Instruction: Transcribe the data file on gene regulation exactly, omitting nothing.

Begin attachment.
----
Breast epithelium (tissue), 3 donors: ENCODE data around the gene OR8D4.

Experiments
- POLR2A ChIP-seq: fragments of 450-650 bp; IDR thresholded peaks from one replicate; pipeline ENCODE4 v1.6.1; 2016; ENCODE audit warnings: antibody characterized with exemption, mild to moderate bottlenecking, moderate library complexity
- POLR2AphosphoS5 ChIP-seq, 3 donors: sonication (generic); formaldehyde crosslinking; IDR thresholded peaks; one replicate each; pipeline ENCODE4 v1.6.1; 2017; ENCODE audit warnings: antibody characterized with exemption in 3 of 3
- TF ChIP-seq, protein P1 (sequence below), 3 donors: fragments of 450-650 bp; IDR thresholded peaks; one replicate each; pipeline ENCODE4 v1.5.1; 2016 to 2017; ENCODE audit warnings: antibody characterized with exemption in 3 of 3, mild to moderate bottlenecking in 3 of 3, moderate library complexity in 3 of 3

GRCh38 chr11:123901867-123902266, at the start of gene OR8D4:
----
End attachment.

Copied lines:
Breast epithelium (tissue), 3 donors: ENCODE data around the gene OR8D4.

Experiments
- POLR2A ChIP-seq: fragments of 450-650 bp; IDR thresholded peaks from one replicate; pipeline ENCODE4 v1.6.1; 2016; ENCODE audit warnings: antibody characterized with exemption, mild to moderate bottlenecking, moderate library complexity
- POLR2AphosphoS5 ChIP-seq, 3 donors: sonication (generic); formaldehyde crosslinking; IDR thresholded peaks; one replicate each; pipeline ENCODE4 v1.6.1; 2017; ENCODE audit warnings: antibody characterized with exemption in 3 of 3
- TF ChIP-seq, protein P1 (sequence below), 3 donors: fragments of 450-650 bp; IDR thresholded peaks; one replicate each; pipeline ENCODE4 v1.5.1; 2016 to 2017; ENCODE audit warnings: antibody characterized with exemption in 3 of 3, mild to moderate bottlenecking in 3 of 3, moderate library complexity in 3 of 3

GRCh38 chr11:123901867-123902266, at the start of gene OR8D4: